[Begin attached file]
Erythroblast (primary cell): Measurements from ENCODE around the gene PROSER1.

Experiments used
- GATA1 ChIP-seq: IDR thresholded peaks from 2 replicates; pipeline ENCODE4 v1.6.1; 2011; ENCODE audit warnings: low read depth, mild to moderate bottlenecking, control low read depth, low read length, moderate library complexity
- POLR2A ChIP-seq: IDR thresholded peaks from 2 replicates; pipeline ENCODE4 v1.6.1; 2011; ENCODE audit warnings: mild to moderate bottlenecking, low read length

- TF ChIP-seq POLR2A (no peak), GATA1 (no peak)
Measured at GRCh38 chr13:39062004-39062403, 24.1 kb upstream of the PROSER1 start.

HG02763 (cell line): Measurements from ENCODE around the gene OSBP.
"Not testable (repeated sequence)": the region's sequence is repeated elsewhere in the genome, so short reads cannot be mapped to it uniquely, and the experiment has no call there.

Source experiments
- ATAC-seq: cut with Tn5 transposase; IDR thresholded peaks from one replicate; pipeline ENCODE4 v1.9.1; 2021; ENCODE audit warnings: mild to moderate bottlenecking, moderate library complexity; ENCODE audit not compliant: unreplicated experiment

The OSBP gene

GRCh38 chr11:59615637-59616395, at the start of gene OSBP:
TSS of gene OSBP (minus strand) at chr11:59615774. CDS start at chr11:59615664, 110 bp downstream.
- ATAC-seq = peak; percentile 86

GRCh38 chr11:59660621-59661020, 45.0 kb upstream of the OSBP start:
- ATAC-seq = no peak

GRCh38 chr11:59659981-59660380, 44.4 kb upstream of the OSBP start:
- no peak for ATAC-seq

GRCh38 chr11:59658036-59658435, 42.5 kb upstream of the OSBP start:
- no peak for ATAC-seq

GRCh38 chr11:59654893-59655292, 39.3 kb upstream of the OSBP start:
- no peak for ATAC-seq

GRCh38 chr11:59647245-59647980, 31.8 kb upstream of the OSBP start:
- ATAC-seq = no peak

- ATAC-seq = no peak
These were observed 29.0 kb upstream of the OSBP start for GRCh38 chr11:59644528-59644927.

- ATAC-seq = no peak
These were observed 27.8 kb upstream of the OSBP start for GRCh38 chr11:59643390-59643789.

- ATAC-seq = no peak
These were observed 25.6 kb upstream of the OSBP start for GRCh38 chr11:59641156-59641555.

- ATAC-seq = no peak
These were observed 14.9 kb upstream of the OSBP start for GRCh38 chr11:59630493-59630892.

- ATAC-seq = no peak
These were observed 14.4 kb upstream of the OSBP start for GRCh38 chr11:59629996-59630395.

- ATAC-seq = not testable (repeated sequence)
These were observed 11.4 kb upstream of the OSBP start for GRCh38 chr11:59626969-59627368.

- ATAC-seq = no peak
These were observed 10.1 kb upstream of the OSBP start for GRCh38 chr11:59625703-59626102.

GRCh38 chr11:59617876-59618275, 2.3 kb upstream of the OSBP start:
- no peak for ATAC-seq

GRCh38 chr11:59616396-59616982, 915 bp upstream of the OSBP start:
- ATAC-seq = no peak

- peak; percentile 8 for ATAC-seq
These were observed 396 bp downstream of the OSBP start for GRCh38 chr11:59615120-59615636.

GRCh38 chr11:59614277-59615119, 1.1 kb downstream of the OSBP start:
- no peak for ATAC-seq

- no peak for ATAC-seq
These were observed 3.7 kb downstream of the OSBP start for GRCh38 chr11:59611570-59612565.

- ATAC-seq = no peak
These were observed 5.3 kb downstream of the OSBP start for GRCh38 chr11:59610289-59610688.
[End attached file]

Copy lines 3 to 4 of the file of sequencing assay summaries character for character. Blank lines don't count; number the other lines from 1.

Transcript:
- GATA1 ChIP-seq: IDR thresholded peaks from 2 replicates; pipeline ENCODE4 v1.6.1; 2011; ENCODE audit warnings: low read depth, mild to moderate bottlenecking, control low read depth, low read length, moderate library complexity
- POLR2A ChIP-seq: IDR thresholded peaks from 2 replicates; pipeline ENCODE4 v1.6.1; 2011; ENCODE audit warnings: mild to moderate bottlenecking, low read length